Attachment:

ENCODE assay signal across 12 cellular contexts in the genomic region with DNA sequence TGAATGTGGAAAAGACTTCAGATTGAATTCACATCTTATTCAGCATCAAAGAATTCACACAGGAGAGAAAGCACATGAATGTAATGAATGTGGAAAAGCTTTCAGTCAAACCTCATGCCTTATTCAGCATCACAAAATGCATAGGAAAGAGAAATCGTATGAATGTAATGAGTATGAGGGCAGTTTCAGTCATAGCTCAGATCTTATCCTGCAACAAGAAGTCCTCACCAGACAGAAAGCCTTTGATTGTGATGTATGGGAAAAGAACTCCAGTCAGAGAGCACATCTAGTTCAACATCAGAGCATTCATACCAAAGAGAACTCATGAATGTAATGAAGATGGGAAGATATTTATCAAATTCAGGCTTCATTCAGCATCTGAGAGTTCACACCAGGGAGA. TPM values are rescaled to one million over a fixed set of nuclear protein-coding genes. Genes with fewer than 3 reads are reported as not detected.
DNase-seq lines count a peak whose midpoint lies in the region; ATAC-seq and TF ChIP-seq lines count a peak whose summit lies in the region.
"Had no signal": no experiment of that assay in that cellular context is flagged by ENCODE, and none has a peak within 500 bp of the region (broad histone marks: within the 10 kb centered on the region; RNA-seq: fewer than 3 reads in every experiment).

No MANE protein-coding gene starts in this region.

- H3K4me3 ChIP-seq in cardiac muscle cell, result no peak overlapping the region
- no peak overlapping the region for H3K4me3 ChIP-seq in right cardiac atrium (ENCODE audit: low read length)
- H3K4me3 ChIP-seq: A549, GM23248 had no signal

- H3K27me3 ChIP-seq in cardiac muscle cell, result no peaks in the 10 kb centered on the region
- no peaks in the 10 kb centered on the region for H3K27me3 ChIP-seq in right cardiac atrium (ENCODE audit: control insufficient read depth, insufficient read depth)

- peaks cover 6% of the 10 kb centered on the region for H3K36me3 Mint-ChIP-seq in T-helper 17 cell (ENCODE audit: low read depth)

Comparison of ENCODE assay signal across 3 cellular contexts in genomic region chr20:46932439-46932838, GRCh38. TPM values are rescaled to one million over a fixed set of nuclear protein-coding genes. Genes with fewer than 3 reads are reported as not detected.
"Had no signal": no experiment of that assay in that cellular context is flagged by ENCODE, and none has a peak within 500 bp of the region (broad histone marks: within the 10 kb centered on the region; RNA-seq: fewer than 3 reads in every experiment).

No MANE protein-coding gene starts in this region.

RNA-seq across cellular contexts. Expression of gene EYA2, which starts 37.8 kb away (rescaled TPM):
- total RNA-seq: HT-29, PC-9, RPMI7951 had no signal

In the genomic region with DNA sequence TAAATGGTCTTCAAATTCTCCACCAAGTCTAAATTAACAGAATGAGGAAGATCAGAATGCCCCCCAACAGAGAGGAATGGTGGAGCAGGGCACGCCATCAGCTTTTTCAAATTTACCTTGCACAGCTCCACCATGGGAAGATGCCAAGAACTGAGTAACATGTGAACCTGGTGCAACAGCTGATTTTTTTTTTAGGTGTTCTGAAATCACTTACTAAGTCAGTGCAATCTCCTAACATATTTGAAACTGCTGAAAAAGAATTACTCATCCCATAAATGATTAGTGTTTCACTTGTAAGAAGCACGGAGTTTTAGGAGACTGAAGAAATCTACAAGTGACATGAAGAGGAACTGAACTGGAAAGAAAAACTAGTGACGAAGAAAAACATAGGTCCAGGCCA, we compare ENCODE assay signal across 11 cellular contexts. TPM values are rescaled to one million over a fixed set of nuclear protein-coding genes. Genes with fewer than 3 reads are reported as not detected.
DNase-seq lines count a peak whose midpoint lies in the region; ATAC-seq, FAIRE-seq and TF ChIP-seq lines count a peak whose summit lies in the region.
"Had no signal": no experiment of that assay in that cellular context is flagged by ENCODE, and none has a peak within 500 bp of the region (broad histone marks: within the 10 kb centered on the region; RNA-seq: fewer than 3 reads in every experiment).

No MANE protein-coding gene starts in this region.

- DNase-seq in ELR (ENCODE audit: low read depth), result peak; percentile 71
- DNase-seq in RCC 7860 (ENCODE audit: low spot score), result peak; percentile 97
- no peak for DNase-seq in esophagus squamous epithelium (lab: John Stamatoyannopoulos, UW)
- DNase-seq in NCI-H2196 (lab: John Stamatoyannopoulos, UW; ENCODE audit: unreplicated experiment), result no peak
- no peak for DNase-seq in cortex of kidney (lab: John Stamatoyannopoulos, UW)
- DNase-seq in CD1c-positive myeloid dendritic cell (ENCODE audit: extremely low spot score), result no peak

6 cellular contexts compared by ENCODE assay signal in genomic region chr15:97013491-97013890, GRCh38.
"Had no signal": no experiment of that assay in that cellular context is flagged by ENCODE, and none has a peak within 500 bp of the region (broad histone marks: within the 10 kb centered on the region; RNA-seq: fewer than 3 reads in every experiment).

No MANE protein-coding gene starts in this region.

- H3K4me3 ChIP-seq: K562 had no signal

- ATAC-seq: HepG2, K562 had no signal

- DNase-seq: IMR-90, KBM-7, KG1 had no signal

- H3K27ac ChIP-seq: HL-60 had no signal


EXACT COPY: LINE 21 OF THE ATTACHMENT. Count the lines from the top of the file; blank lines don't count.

- DNase-seq in RCC 7860 (ENCODE audit: low spot score), result peak; percentile 97